3.0 Duramax Performance Upgrades

3.0L Duramax LM2 Performance Upgrade Guide

Jake Mayock

Meet Jake

Jake is a founder of 8020 Media and has been creating automotive content online since 2017. He has been the lead writer for Chevy Trucks and has transformed it from the old and outdated site it was into what it is today. Jake creates a ton of GM related content for the 8020 Media YouTube channel and specializes in Duramax and Vortec information but has a wealth of knowledge across all GM cars and engines. Jake believes the L5P is the best diesel on the market today.

The LM2 Duramax is only a few years old – it’s natural that the market takes a bit of time to introduce performance parts considering a lot of these trucks are still under warranty. However, in the case of the LM2 the biggest inhibitor to mods and upgrades has been tuning. Up until about March of 2023 no company had been able to crack the 3.0 Duramax’s ECM, meaning there were no tuning solutions available. And performance modifications without tuning don’t tend to yield big performance gains.

Now that tuning is available for the Duramax LM2 we expect the performance aftermarket to kick into high gear on developing parts for the platform. While things are still early tunes are finally available to end customers. Therefore, we’re bringing you our guide on performance upgrades for the LM2. As new products are developed and tuning capabilities progress we will keep this article updated with all of the best 3.0 Duramax mods available.

The Duramax LZ0 is still extremely new and there is very limited aftermarket support there so we will write a separate guide on LZ0 mods once there are options available.

If you’re interested in watching our YouTube video on the LM2 mods, here it is:

Duramax LM2 Engine Limits

Power limits on the LM2 are almost unexplored at this point. So far tuning options are only claiming to add approximately 50whp which leads us to believe that the turbocharger is going to be an initial restriction and require upgrading early on to push bigger power levels. The turbo on the factory LM2 is pretty small and some initial R&D work has found this to be the first bottleneck.

Furthermore, these engines do suffer a few common problems relating to the injectors and the injection pump. We aren’t aware of anyone that has tested the power limits on these yet, but their problems on stock trucks lead us to guess that fueling upgrades will be required as well once the turbo is upgraded.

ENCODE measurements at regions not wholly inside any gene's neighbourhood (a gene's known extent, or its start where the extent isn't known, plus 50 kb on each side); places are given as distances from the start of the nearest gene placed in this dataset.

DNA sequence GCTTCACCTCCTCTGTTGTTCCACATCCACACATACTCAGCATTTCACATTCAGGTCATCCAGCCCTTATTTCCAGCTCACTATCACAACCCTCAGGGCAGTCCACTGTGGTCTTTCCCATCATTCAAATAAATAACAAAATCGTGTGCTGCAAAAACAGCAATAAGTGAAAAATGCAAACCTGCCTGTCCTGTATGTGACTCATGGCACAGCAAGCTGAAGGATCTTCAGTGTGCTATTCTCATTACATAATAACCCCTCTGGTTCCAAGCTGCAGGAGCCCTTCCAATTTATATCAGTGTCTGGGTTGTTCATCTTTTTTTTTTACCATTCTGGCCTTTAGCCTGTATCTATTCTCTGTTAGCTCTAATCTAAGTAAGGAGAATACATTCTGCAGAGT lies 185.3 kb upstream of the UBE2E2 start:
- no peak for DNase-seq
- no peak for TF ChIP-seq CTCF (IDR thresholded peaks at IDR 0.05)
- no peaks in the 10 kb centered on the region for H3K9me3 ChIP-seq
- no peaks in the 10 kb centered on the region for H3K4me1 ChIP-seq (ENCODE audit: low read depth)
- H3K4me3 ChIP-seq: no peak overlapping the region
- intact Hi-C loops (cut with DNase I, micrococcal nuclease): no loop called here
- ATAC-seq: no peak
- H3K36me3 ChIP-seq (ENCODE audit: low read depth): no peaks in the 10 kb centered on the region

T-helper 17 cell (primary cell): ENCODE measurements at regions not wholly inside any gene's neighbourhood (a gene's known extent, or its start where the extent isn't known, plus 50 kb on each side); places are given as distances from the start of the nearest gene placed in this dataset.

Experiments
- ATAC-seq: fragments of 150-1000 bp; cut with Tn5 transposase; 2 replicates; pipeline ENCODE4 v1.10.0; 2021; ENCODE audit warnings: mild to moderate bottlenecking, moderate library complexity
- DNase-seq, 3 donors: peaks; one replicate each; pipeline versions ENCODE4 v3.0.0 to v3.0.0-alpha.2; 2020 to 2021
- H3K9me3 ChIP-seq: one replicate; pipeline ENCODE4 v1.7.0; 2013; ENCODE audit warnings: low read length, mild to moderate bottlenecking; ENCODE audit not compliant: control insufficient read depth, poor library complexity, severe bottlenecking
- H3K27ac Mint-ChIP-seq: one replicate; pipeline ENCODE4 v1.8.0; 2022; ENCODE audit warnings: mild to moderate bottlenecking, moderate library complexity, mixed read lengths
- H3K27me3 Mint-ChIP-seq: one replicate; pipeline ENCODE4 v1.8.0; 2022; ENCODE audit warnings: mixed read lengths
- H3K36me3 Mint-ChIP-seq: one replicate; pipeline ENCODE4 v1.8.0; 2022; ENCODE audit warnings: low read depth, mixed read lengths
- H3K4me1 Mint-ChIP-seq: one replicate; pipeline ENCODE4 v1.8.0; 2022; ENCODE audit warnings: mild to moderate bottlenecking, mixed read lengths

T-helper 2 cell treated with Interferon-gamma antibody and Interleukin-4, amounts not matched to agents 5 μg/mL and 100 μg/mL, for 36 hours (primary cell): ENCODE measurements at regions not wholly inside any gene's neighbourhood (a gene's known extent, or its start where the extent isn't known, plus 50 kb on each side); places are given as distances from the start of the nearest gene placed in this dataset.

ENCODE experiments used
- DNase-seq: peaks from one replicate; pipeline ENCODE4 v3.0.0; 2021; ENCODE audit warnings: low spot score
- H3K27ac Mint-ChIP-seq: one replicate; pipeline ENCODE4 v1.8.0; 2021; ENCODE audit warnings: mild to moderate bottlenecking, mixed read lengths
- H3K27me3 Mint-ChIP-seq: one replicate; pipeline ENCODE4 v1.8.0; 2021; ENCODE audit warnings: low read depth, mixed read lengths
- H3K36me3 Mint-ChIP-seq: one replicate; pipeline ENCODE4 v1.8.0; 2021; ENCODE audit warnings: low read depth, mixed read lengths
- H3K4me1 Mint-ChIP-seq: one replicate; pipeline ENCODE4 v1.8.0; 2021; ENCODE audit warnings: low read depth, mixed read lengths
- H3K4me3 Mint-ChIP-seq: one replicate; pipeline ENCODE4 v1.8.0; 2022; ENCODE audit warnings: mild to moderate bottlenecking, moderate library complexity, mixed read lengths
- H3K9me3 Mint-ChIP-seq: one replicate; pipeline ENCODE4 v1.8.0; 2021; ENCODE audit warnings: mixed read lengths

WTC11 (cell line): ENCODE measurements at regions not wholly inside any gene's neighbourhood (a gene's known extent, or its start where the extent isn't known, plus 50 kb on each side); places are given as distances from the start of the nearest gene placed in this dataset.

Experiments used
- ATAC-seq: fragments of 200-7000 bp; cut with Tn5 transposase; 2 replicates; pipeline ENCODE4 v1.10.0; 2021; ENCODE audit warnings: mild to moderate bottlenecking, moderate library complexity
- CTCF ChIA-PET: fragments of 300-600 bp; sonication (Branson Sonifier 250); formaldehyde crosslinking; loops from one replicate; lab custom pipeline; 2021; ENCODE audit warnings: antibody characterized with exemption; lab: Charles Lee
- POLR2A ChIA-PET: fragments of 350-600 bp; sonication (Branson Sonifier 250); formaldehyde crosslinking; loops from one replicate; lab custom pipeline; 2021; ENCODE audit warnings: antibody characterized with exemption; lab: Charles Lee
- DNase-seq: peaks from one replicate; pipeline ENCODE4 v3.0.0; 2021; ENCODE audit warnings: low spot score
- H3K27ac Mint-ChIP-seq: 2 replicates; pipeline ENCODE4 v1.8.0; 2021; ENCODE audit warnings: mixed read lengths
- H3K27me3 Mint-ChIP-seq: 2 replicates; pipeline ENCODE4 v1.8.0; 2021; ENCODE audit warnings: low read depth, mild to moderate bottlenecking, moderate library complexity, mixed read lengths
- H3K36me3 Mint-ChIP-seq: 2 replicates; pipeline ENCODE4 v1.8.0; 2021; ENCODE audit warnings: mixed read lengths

For reference, a stock LM2 dyno’s approx. 250whp and 400wtq. With the mods we are covering below you will probably be adding anywhere from 50-60whp depending on the tuning. We are confident that the engine is strong enough internally to handle all of these upgrades.

Best 3.0 Duramax LM2 Mods

  1. Tuning
  2. Cold Air Intake
  3. Exhaust
  4. Turbo Upgrades (coming soon)
  5. Other Supplemental Mods

There are really only 3 modifications that are worth it at this time. We’re going to cover a few additional modifications like intercoolers, piping kits, resonator deletes, and so on but these have yet to yield any worthwhile performance gains. This might change once turbo upgrades and more advanced mods are available, but for now we recommend sticking to tuning, an intake, and an exhaust.

1) ECM & TCM Tuning

HP Tuners is the only software that is capable of actually tuning the 3.0 Duramax at this time. There are some throttle sensitivity products like Edge’s Pulsar LT and Banks PedalMonster – but do not confuse these with tuning.

Engine tuning and transmission tuning is available via HP Tuners and there are a number of companies that are beginning to offer tuning services for them, such as PPEI and RunVSE. The downside is that tuning these components requires the ECM and the TCM to be unlocked. If you aren’t local to a shop offering 3.0 Duramax tuning then you will have to uninstall the ECM and/or the TCM and send it in to have it unlocked.

Tuning is going to range from around $1,500 to $2,000 depending on whether you want to toss in transmission tuning or not. In addition to the tunes and the EMC and TCM unlocking service you will also need a HP Tuners MPVI3 device and 6-10 flashing credits. If you already have a device and credits then you can get the cost down to around $1,000.

Tuning Performance Gains

  • Up to approx. 50whp and 110wtq
  • Improved turbo spool / reduced lag
  • Better throttle response
  • Small fuel economy increases
  • Overall more efficient + better running engine

2) Cold Air Intake Upgrade

“Cold air” might not be the right term, but the second best upgrade is an intake system. Engines require more air to create more power. And the turbocharger will need more air to help increase it’s efficiency and reduce the stress placed on it from higher boost levels.

An intake upgrade without tuning will usually provide very limited performance gains. However, with tuning the gains from an intake are amplified and produce solid power gains while also taking a bit of stress off of the engine and turbo.

S&B’s intake is the best on the market as of now – and one of the only on the market. It’s also the most affordable at $349.

Intake Upgrade Benefits

  • Approx. 5-10whp with tuning
  • Improved throttle response
  • Faster turbo spool
  • More efficient turbo
  • Small fuel economy gains

3) Higher Flowing Exhaust System